“Put three grains of sand inside a vast cathedral, and the cathedral will be more closely packed with sand than space is with stars.”
—James Jeans, English physicist, born September 11, 1877
The IT Tech Tax on Track to Repeal
We had the first in the new Tuesday InCommN-Click-Hidden-Tech Workshop series last at the Community Room of Hampton Court in Northampton. Most of last night’s session was a lively and informative discussion of the 6.25% IT Sales Tax that was sprung on the Massachusetts tech community this summer.
Scott Foster, partner at Bulkley, Richardson & Gelinas, is deeply involved in the political battle against this confusing, unfair, and inequitable tax. He led our discussion, and shared his insight into the political manouvering that appears to be on the brink of forcing repeal of the the tax. Jeff Rutherford, of Jeff Rutherford Media Relations, and Don Lesser of Pioneer Training gave us the benefit of their close study of the law and its ramifications and the communications they’ve had with their state representatives and senators.
The good news is that public opinion is highly negative about the IT Tech Tax, and vocal about it. Prominent and powerful legislators are on board to repeal it, and the Governor has officially come down on the side of repeal.
But it’s important that everyone who has a stake in this express their support for repeal to their state reps and senators, particularly Senator Stan Rosenberg, who is still on the fence about this matter and needs to hear from as many of us as possible as soon as possible.
In contacting legislators be calm, be polite, but let them know what your opinion is. Snail mail is better than email, and telephone calls are better than letters. Find your representatives at Members of the House of Representatives, and senators at Members of the Senate, and let them know you want the IT Tech Tax repealed ASAP.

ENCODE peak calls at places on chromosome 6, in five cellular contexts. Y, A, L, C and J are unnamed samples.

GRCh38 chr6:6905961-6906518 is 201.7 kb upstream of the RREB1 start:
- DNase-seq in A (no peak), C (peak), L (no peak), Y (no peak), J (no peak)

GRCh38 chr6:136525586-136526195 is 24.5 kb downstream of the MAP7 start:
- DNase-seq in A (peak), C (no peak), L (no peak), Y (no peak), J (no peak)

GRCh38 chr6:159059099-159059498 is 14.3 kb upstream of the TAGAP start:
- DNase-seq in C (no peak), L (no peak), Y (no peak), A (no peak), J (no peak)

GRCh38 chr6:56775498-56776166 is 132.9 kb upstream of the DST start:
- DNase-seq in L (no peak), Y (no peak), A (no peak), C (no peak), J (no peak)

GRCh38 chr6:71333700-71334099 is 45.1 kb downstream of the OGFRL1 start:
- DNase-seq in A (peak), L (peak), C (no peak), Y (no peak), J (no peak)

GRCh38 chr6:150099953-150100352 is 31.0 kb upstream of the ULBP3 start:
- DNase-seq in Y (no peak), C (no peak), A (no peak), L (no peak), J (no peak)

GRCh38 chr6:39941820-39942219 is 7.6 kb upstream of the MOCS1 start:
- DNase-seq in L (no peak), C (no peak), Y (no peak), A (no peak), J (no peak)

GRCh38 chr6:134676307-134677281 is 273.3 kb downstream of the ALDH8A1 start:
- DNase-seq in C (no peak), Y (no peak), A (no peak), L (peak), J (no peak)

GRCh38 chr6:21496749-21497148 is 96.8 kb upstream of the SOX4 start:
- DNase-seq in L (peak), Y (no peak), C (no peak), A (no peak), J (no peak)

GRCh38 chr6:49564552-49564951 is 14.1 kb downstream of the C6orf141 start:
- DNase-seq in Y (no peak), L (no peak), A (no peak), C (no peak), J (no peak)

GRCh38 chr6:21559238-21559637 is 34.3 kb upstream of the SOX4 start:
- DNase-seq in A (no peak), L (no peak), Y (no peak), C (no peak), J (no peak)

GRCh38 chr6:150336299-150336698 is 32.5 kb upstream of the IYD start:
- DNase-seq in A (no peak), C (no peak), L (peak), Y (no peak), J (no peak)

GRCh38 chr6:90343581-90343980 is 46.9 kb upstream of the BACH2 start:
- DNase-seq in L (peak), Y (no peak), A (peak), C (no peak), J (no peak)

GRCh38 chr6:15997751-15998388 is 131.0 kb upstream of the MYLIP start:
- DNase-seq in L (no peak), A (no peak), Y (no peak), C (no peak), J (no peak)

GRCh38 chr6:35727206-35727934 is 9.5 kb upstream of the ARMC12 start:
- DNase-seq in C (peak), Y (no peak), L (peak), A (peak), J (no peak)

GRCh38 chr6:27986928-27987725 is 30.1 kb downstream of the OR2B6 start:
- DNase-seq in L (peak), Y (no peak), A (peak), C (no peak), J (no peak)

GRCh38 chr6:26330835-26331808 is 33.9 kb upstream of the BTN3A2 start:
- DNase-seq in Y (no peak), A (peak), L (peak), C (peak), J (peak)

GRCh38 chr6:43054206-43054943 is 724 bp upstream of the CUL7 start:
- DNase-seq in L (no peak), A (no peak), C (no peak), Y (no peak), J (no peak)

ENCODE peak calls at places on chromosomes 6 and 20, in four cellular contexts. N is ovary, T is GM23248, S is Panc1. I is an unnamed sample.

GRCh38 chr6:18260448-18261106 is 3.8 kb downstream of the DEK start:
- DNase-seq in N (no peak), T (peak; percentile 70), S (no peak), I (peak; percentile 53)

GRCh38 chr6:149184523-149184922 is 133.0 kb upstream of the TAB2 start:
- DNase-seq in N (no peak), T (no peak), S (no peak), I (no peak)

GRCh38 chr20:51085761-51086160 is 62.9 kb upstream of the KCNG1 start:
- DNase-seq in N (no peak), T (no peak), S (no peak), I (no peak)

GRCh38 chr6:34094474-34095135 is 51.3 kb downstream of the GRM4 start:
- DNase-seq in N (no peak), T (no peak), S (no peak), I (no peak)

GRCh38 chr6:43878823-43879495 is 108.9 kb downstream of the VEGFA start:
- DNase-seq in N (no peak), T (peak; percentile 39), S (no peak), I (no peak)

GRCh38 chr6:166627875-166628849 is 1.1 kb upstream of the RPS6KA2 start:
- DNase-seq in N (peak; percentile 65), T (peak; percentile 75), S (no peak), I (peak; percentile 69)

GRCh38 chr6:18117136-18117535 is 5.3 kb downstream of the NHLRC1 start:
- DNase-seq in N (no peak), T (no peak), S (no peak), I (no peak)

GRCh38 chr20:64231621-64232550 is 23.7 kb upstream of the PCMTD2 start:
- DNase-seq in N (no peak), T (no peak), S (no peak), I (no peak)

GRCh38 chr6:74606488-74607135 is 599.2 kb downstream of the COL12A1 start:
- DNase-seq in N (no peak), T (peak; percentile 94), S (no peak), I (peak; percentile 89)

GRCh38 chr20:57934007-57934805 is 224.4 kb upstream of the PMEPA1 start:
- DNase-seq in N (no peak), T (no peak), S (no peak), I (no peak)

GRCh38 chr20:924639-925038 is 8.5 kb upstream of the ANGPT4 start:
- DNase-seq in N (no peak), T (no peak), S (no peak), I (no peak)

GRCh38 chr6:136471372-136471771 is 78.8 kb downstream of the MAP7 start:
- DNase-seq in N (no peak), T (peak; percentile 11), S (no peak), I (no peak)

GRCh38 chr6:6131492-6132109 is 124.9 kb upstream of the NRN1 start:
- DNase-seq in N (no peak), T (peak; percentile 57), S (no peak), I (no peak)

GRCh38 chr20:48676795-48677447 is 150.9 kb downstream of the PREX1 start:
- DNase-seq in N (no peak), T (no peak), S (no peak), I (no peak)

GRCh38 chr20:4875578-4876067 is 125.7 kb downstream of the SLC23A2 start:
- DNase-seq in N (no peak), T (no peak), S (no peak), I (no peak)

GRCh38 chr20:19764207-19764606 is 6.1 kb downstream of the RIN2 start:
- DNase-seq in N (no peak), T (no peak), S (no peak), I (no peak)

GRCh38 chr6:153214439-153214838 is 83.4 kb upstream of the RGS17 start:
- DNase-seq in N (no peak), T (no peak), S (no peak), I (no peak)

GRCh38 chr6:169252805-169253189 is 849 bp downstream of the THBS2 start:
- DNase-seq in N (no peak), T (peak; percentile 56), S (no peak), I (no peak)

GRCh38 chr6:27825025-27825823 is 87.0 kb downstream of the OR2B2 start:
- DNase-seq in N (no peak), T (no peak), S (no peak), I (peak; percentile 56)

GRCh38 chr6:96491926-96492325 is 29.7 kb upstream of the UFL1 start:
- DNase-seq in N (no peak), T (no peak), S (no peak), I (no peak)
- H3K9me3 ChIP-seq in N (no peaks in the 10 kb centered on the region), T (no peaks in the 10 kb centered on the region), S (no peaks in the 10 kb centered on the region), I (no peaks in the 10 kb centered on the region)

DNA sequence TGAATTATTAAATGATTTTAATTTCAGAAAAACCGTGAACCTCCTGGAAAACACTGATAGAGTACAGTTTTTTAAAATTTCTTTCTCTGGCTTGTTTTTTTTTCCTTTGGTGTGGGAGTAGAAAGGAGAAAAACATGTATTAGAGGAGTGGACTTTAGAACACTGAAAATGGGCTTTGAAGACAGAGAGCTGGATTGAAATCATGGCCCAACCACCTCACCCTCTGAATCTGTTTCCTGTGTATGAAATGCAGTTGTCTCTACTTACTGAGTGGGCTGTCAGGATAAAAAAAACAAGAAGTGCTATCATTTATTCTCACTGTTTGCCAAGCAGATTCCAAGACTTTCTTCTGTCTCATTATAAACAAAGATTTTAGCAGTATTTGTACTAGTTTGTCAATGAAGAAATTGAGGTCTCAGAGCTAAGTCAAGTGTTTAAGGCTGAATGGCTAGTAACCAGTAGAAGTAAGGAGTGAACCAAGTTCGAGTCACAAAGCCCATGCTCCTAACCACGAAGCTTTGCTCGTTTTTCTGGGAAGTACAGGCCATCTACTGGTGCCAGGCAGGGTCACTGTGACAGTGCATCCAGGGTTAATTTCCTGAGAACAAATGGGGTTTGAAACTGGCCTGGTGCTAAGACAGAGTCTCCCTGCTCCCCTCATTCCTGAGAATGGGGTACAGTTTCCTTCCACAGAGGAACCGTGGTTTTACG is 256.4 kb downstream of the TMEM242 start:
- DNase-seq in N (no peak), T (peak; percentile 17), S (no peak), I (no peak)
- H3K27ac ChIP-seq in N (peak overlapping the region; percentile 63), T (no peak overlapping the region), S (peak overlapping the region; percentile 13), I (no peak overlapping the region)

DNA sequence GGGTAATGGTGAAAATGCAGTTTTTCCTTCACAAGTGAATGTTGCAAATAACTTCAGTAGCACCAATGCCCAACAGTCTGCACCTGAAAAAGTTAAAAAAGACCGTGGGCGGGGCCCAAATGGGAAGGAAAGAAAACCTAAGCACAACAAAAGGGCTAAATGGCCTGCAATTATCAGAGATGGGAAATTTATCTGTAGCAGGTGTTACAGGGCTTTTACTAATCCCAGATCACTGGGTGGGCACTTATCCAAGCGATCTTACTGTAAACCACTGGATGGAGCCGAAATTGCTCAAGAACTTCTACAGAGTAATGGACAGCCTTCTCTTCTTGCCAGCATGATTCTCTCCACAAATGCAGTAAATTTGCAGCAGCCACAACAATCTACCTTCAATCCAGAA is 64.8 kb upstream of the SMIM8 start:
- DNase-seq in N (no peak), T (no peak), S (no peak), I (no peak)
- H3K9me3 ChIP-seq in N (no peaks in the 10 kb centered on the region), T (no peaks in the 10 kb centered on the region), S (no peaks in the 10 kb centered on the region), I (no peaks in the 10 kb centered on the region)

More information about repeal efforts is available at Sparkcoaltion.org.
Continue reading “Massachusetts IT Tech Tax Update”
“Slums may well be breeding grounds of crime, but middle class suburbs are incubators of apathy and delirium.”
—Cyril Connolly, English journalist, born September 10, 1903
On Not Finishing Books
Once I went to the library on a Saturday morning and took out some books, came home, read them, and returned them in the afternoon, so I could get some more. I was seven or eight years old, and had just gotten my first library card.
It’s long been my belief that most of life is a set of more or less unpleasant chores that you have to get out of the way in order to get down to life’s real business: reading.
Now, I still read all the time, for pleasure and instruction. But I finish less and less of the books I start reading. Much of the reading I do is on the Internet, in the form of blog posts and other articles. There’s simply less time for books.
My attention span is also shorter, and my patience is limited. A book that starts to bore me gets abandoned. I guess I don’t feel any obligation to finish them anymore, as I once did. The scanning habit has become natural.
There seems to be more to read, too: as if a greater infinity of reading matter exists on the Internet than the already-infinite amount of stuff there was to read in libraries and bookstores, like Cantor’s distinction between the infinity of integers and the greater infinity of real numbers.
Continue reading “I Read Therefore I Am”
“In the name of God, stop a moment, cease your work, look around you.”